Imagining Oscar Wilde’s 1882 Visit to Omaha


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(p. 10) Hansen’s first collection, “Nebraska,” which appeared in 1989, was a work that in its wrought realism, its ways of culling grim beauty from the often harsh history of his native place, achieved a memorable intensity. “She Loves Me Not” republishes seven of those stories, but to suggest that he’s recycling would miss the larger point. Instead, he has used this early work as the basis for what becomes a very different, exploded, view of a place. In these pages, Nebraska — Omaha in particular — is both rendered and reappropriated, registered and riffed on through a range of tonalities.

The first story, “Wilde in Omaha,” is, as its title suggests, a playful reimagining of Oscar Wilde’s actual visit to that city in March of 1882. Recounted by a bumbling, fame-besotted journalist, the British writer’s short stay among the arts-avid, cornfed Nebraska bourgeoisie becomes a delightful anthology of some of this famed raconteur’s best bits. For Wilde will make no conversational response to any question that isn’t an epigram, as often as not a well-known one. Hansen’s setup lines can be almost groaningly obvious. When a Mr. Rosewater of The Daily Bee asks him, apropos of nothing, “Are you a hunter?” Wilde gets to deliver one of his celebrated bons mots: “Are you asking if I gallop after foxes in the shires? Indeed not. I consider that the unspeakable in pursuit of the uneatable.” Didn’t Monty Python run a similar shtick some years before? They did. But Hansen isn’t pretending otherwise.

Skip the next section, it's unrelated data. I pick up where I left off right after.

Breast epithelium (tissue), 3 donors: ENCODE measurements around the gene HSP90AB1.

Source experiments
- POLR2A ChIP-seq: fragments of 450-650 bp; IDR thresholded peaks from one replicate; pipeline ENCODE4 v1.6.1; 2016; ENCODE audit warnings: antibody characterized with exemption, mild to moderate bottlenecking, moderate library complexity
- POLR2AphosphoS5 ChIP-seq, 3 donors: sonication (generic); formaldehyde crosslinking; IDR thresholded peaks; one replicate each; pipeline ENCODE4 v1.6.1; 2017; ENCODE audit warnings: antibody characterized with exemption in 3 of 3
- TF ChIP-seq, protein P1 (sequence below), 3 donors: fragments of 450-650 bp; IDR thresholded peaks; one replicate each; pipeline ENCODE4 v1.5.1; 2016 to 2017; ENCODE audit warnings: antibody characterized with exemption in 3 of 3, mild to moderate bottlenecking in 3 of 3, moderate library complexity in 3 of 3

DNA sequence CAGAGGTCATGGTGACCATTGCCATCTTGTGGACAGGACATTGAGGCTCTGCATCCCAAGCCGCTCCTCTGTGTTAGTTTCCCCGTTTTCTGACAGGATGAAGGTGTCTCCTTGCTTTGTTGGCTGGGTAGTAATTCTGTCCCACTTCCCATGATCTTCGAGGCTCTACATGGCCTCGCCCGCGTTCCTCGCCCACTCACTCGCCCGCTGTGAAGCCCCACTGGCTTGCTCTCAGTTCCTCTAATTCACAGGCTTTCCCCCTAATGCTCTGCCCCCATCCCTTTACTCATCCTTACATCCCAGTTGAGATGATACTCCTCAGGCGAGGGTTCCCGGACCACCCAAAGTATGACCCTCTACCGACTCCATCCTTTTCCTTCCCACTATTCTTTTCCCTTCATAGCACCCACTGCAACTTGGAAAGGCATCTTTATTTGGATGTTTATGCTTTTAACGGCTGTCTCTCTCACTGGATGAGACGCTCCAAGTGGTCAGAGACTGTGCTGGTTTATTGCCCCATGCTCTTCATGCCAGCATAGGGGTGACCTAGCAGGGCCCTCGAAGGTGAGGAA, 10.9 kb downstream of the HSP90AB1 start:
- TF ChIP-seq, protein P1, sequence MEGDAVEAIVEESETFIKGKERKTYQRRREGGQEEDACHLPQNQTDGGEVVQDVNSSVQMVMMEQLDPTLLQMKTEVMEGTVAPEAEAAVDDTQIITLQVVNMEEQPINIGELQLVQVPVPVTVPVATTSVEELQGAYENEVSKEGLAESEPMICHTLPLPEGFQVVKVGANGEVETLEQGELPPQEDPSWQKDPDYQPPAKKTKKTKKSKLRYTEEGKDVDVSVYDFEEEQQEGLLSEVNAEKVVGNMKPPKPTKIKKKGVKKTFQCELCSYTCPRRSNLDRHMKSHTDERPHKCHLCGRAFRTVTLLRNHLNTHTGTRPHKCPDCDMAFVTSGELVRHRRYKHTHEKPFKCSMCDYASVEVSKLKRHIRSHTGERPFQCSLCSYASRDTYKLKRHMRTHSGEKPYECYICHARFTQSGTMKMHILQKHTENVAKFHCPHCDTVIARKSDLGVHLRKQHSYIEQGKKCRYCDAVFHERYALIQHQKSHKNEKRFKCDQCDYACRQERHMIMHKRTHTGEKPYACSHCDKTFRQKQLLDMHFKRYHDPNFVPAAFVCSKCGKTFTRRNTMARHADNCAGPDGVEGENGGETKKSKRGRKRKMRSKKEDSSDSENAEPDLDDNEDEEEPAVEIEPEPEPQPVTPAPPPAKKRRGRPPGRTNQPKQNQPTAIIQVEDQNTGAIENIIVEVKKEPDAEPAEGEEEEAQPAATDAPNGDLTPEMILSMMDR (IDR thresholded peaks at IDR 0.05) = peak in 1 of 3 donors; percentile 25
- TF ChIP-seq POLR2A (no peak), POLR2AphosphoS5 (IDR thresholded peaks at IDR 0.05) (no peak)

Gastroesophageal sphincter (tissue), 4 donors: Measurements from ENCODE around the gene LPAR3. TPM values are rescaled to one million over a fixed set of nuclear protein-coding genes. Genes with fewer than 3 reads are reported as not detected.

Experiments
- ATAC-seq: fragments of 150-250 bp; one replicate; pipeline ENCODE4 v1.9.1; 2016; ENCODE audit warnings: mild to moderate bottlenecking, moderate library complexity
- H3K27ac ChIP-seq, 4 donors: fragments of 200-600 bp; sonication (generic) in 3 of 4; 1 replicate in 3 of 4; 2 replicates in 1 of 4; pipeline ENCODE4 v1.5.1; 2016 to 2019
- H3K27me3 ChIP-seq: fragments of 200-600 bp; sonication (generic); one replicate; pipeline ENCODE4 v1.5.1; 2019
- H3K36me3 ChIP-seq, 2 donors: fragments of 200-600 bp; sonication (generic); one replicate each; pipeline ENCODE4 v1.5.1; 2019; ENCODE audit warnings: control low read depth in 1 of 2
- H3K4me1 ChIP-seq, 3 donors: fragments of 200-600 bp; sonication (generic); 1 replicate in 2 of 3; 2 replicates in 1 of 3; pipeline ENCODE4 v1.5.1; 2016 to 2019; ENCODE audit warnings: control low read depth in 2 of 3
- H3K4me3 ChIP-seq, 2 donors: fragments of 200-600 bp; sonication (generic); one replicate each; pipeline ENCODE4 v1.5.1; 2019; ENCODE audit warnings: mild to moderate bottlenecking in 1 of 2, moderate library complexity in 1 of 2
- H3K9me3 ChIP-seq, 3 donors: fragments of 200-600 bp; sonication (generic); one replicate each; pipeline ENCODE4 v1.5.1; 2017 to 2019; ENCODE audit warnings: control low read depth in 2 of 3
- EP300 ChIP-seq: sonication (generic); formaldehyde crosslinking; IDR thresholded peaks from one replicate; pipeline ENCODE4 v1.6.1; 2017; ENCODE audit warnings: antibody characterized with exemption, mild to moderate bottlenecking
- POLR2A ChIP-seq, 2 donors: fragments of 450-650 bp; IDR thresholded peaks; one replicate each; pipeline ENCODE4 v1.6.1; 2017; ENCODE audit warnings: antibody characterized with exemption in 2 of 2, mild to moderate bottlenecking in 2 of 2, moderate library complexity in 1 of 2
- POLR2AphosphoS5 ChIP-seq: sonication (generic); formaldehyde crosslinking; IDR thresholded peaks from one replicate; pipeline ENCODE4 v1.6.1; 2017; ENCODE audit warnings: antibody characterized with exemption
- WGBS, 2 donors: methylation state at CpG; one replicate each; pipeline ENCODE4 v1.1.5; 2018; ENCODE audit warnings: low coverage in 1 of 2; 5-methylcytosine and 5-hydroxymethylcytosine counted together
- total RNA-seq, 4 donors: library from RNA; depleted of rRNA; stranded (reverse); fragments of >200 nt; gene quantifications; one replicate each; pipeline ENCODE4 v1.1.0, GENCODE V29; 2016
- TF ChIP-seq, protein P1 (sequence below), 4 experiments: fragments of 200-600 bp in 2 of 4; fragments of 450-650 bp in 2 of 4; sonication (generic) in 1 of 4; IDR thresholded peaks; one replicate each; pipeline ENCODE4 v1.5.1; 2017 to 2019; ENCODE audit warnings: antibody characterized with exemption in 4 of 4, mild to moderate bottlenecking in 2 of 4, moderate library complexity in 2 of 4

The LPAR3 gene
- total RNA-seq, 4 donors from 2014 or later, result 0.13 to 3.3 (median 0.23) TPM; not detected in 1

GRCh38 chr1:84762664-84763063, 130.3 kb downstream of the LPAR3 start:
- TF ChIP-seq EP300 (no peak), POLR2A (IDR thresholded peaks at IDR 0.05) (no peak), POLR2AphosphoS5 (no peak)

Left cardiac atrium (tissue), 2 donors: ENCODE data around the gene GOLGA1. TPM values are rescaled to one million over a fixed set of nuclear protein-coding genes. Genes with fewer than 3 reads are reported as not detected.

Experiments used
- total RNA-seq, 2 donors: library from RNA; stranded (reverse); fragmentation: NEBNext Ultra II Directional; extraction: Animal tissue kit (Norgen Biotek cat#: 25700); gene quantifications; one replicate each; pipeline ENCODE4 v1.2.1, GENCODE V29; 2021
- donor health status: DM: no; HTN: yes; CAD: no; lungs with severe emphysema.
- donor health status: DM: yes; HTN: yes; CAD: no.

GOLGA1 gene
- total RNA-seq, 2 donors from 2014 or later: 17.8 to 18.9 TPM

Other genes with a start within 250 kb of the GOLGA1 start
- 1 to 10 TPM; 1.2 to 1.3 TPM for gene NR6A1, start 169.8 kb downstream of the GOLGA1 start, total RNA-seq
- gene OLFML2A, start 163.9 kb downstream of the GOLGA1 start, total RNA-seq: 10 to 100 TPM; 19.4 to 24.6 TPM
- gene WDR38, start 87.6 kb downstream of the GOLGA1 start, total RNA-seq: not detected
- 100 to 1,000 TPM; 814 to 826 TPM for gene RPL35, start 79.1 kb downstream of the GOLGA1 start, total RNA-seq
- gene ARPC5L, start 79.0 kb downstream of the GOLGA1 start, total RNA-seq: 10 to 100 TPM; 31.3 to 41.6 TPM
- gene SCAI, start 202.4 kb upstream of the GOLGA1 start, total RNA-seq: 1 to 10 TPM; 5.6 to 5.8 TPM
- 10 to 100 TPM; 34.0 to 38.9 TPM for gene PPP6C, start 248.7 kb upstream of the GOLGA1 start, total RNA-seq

“Wilde in Omaha” is followed by a string of stories from the “Nebraska” collection, and what a shift it is to go from that highly arch patter to the cruel horror of the blizzard of 1888 — a mere six years, but in terms of the circuit of human experience the very antipodes. “Wickedness” consists of a series of episodic encounters of farm people and townspeople with the completely unexpected — and unprecedented — storm. It’s mainly a catalog of last hours and final moments, but the detailing, the staging, is unsurpassed. Every moment is fully imagined. “A tin water pail rang in a skipping roll to the horse path.” A wife who has gone out to look for her husband is found “standing up in her muskrat coat and black bandanna, her scarf-wrapped hands tightly clenching the top strand of rabbit wire that was keeping her upright, her blue eyes still open but cloudily bottled by a half inch of ice, her jaw unhinged as though she’d died yelling out a name.”

For the full review, see:
SVEN BIRKERTS. “Odes to Omaha.” The New York Times Book Review (Sun., November 11, 2012): 10.
(Note: the online version of the review has the date November 9, 2012.)

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